Brad Wall’s report on Hydro’s Keeyask dam and Bipole III transmission line expansion is a damning verdict on Manitoba Hydro’s past boards and executives, and, also, Manitoba’s NDP and PC provincial governments. While Wall’s public criticism concentrates on the NDP, there is much room for the PC government to share the blame.

The past Doer, Selinger and current Pallister reigns directed, allowed and spurred Hydro on. The result of two decades of political and managerial incompetency, Manitoba is on track to lose the province’s best economy advantage – cheap and dependable power.

The story of the decline and fall of Manitoba Hydro, as authored by former Saskatchewan premier Brad Wall, gives Brian Pallister’s government a pass. But there is much missed in Wall’s report. To understand the full extent of the largest government boondoggle in Manitoba history, other ‘chapters’ need to be added.

Besides Bipole III and Keeyask, which was Wall’s focus, there are the Wuskwatim and Conawapa (failed) dam projects, the new Manitoba-Minnesota and Manitoba-Saskatchewan transmission expansions, plus the expensive rebuild of the Pointe du Bois dam. In Wall’s mandate from the Pallister’s government, much was left out.

Wall, limited to Bipole III and Keeyask, says the ‘boondoggle’ amounts to an over-run of $3.7 billion. But it is much, much, more. By comparing the initial projections for all of the expansion projects to current projections, the boondoggle could hit $10 billion.

First, the NDP Clean Environment Commission (CEC), with PUB members involved, reviewed Wuskwatim, giving Hydro with the green light for what was to be a merchant plant (a generating station supplying export markets exclusively). But it blew past the cost expectations (five times) and with export prices below forecast, the dam’s expensive output was merged with the revenues of much older and cheaper existing Hydro’s plants to protect the First Nation partner.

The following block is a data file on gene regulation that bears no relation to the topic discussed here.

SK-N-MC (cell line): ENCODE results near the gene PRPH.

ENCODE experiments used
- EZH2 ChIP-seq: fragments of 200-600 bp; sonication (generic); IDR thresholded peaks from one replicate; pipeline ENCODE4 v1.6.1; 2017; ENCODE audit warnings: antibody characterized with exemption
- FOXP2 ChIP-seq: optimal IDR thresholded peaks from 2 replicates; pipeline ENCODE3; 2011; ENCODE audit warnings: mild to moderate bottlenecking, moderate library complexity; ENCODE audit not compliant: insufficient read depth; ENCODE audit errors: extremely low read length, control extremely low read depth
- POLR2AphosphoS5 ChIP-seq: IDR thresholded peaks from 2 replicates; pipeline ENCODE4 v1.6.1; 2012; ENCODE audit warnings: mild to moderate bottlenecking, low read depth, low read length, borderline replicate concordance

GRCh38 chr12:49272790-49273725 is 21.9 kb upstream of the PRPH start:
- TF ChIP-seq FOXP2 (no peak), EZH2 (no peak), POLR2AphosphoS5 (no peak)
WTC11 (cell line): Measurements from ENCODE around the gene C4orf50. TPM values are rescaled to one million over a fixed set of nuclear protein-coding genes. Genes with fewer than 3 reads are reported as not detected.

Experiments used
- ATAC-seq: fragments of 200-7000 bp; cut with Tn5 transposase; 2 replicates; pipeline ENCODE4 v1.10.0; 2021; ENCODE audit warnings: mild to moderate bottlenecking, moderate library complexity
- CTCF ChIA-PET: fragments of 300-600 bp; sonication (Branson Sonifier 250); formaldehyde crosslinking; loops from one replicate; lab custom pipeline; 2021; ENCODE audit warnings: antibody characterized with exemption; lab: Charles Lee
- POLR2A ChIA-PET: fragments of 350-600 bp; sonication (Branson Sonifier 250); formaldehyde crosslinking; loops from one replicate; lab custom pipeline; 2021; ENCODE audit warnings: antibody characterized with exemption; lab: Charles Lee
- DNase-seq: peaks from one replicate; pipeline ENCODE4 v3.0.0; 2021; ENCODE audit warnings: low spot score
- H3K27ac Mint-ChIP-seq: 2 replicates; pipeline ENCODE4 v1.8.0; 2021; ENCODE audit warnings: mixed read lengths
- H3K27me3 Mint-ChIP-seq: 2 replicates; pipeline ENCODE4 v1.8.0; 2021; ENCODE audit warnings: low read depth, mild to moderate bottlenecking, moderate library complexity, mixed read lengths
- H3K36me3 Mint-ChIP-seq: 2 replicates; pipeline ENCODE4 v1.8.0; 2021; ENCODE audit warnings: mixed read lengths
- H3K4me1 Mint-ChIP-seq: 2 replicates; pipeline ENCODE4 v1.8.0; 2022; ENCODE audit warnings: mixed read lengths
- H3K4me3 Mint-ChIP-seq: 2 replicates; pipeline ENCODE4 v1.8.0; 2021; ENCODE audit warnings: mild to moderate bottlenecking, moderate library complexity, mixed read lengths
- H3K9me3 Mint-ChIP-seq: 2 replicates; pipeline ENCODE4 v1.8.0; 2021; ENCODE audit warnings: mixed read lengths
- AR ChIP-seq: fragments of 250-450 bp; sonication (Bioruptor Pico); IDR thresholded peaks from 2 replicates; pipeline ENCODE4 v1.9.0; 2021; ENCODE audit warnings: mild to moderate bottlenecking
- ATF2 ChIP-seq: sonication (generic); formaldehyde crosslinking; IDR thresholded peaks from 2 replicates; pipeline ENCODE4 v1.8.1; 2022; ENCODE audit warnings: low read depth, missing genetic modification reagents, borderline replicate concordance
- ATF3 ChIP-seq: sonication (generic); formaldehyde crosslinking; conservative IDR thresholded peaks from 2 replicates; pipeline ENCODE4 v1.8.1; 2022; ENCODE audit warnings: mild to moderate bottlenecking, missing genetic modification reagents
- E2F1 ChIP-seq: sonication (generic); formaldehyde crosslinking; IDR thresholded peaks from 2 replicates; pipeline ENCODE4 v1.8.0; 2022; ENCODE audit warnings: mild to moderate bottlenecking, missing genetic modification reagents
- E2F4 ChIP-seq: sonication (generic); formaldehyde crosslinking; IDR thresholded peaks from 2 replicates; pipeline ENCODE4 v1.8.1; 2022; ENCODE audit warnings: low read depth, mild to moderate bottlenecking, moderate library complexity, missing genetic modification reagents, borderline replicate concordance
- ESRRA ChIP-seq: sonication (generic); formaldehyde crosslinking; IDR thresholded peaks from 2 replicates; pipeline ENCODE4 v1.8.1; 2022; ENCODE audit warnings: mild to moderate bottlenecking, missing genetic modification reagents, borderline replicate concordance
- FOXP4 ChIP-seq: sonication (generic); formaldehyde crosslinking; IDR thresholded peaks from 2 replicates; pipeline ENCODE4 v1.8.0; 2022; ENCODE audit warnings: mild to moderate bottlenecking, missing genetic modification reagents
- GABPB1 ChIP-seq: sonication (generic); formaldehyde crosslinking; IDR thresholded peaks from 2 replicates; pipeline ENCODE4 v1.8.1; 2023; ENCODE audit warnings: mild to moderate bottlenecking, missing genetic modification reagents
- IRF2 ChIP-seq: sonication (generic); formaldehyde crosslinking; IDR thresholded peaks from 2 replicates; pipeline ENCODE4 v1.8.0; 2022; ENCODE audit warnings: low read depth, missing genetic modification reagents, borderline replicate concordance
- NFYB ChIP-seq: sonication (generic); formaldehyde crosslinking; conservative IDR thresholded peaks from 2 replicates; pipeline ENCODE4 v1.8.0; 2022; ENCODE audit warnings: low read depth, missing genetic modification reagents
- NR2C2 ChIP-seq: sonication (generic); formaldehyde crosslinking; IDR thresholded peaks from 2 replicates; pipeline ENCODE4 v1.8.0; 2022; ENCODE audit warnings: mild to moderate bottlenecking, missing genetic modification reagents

Then, eight years later, a PUB’s review of Keeyask and Conawapa left out Bipole III, it never having a stringent public review to this day. Then, in a review commissioned by then Premier Selinger, PUB concluded, with reservations, too much had been spent on Keeyask, too much to stop. (While that review halted Conawapa, it had already spent $400 million with no review.) With the PC’s gaining government in 2016, and after having pledged to suspend Bipole III and Keeyask and call a proper review, the Pallister government simply let Hydro continue spending on the two projects. As costs continued to soar, the Boston Consulting Group was commissioned to do a quiet internal review – conclusion, too much had been spent to stop.

The woeful Hydro saga, which began with a Doer NDP government, should have been reviewed by a full public enquiry. The enquiry should have been led by a judge, with a team of forensic auditors. Where was the provincial Auditor General?

While Pallister now rages against the NDP and plans to ‘protect’ Hydro from privatization, he slyly protects the status quo in which his government pulls in about $500 million a year from Hydro rate payers – the rewards of an incompetently bloated cost base at Hydro after twenty years of government blunders.

The Wall Report’s gift to Pallister’s PC government hangs the Hydro debacle only on the NDP. How he manages to avoid sharing some of the blame that lies with the Pallister government suggests political gaming.

Graham Lane is a retired CPA CA, after a lengthy career in the public and private sectors, he was Chair of PUB (2004-12).